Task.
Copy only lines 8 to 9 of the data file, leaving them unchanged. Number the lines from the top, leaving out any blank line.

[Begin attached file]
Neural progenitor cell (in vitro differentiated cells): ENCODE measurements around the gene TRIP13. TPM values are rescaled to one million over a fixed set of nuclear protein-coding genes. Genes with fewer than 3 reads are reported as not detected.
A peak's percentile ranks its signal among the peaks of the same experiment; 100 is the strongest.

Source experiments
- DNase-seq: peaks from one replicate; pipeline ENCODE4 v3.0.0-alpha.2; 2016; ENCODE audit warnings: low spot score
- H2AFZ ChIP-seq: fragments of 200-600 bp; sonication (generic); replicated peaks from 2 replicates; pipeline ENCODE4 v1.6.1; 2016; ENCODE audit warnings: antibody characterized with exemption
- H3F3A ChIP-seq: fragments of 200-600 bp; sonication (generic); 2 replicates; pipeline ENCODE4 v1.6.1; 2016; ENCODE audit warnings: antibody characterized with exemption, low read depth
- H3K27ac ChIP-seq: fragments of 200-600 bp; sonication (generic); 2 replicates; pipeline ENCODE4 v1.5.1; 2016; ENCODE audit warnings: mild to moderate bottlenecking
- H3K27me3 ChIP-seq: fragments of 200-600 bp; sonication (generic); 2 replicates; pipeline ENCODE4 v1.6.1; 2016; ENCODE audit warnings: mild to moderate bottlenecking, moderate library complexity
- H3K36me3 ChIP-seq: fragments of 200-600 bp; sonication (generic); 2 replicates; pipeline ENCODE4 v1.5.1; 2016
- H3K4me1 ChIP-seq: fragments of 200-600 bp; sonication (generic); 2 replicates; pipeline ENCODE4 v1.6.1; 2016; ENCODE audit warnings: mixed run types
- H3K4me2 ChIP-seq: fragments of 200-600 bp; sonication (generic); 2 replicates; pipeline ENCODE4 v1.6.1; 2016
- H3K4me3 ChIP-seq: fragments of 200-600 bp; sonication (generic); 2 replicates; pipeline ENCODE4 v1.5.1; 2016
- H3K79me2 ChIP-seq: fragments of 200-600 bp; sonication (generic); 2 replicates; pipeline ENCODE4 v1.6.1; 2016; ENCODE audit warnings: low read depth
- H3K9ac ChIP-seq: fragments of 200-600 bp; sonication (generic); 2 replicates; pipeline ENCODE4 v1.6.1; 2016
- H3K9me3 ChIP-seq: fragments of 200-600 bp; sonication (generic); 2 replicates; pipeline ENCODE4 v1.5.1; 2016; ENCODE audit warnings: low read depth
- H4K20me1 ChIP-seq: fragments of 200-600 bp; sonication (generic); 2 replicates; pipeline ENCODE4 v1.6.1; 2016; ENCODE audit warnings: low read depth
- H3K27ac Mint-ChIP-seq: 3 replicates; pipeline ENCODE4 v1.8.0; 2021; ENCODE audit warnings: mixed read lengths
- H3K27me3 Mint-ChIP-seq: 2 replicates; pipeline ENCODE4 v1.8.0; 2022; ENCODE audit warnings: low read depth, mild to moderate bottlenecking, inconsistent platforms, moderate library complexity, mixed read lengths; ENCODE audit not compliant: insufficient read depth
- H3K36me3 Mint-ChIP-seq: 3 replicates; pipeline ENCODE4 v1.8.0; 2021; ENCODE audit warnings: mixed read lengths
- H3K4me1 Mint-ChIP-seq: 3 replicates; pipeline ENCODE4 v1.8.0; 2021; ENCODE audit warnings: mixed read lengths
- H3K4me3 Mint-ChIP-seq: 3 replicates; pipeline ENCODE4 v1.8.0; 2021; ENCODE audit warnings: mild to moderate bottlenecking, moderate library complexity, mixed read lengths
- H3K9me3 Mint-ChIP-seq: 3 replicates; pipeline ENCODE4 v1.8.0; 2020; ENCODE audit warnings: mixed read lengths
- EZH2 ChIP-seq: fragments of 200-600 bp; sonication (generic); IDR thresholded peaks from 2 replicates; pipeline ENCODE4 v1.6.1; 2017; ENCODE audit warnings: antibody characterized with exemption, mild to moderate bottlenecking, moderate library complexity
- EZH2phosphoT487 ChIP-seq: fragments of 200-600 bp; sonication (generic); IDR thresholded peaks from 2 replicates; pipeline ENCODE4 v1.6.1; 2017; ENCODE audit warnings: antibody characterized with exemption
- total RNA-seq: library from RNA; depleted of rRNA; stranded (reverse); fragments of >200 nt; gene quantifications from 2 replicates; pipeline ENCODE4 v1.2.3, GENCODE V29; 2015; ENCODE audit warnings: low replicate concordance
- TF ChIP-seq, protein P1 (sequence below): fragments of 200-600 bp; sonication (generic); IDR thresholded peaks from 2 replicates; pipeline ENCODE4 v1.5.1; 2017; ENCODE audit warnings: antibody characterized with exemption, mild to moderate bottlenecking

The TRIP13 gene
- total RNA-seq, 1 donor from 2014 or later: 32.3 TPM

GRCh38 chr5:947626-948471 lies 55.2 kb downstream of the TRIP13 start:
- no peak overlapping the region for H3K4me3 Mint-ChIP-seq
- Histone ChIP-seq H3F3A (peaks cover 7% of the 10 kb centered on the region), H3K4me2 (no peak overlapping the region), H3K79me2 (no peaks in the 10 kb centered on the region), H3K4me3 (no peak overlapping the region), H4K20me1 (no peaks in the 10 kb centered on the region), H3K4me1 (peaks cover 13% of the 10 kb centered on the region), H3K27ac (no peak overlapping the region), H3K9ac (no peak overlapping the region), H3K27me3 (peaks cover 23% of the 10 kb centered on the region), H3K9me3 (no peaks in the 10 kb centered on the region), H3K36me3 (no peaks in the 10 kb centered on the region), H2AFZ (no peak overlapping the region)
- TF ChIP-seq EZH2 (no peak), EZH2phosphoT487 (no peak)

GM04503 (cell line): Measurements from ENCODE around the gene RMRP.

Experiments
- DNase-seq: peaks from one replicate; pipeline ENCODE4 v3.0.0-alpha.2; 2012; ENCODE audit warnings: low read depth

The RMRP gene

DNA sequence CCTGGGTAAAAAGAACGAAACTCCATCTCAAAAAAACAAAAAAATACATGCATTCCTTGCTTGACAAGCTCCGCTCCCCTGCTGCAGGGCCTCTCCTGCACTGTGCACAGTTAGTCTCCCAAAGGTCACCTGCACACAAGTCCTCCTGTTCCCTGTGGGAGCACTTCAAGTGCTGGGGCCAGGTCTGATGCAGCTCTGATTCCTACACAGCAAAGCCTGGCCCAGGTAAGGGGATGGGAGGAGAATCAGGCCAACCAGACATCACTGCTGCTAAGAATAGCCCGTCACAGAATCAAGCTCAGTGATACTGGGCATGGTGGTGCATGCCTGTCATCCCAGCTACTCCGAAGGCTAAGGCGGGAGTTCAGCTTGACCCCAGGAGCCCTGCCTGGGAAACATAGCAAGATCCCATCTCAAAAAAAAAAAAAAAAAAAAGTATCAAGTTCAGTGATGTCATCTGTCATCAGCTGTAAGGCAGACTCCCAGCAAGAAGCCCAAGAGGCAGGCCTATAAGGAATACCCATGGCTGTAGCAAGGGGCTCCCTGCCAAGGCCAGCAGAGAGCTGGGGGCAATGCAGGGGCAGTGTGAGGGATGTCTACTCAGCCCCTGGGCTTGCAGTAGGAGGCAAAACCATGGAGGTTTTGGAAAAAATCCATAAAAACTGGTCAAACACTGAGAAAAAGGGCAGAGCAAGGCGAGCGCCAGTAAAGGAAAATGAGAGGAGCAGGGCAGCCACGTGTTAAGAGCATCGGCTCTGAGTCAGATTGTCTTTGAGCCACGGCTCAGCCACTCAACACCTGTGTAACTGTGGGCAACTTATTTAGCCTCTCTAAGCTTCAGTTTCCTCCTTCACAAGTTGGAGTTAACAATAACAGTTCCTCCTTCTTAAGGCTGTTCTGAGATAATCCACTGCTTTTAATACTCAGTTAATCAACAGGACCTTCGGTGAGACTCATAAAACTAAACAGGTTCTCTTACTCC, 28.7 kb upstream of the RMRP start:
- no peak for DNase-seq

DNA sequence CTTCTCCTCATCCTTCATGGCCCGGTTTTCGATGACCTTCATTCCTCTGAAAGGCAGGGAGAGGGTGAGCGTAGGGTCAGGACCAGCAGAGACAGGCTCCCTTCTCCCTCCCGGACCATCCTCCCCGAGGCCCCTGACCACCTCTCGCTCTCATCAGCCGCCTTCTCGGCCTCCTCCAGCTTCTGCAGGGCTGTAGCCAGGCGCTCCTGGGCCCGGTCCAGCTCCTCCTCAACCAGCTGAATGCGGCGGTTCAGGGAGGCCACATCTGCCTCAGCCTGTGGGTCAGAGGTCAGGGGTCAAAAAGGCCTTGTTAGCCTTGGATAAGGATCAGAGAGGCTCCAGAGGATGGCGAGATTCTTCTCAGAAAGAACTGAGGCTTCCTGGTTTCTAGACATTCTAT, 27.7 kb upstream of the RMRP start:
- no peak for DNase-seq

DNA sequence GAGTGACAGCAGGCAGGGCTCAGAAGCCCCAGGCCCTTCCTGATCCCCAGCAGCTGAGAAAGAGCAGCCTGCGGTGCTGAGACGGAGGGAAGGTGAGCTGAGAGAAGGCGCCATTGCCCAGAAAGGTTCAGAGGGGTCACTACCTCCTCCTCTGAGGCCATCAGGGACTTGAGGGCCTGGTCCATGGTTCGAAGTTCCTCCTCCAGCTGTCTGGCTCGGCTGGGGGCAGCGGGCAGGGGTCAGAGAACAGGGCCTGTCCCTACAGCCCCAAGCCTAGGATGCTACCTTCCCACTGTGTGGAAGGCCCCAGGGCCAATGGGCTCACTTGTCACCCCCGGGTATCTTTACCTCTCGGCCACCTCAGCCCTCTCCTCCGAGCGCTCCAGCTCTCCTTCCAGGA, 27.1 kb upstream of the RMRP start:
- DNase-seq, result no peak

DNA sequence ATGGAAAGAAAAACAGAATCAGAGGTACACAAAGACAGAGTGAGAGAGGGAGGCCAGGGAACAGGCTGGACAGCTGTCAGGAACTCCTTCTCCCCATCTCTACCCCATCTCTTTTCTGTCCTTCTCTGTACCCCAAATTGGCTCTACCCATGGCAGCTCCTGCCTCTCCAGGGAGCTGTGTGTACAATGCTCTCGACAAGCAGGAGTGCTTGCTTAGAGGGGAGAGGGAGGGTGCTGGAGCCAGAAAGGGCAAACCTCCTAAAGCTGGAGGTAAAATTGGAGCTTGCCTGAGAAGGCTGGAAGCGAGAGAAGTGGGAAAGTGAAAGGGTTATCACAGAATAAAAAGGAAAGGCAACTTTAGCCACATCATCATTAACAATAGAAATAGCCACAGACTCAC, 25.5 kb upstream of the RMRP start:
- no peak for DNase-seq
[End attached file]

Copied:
- H3K27me3 ChIP-seq: fragments of 200-600 bp; sonication (generic); 2 replicates; pipeline ENCODE4 v1.6.1; 2016; ENCODE audit warnings: mild to moderate bottlenecking, moderate library complexity
- H3K36me3 ChIP-seq: fragments of 200-600 bp; sonication (generic); 2 replicates; pipeline ENCODE4 v1.5.1; 2016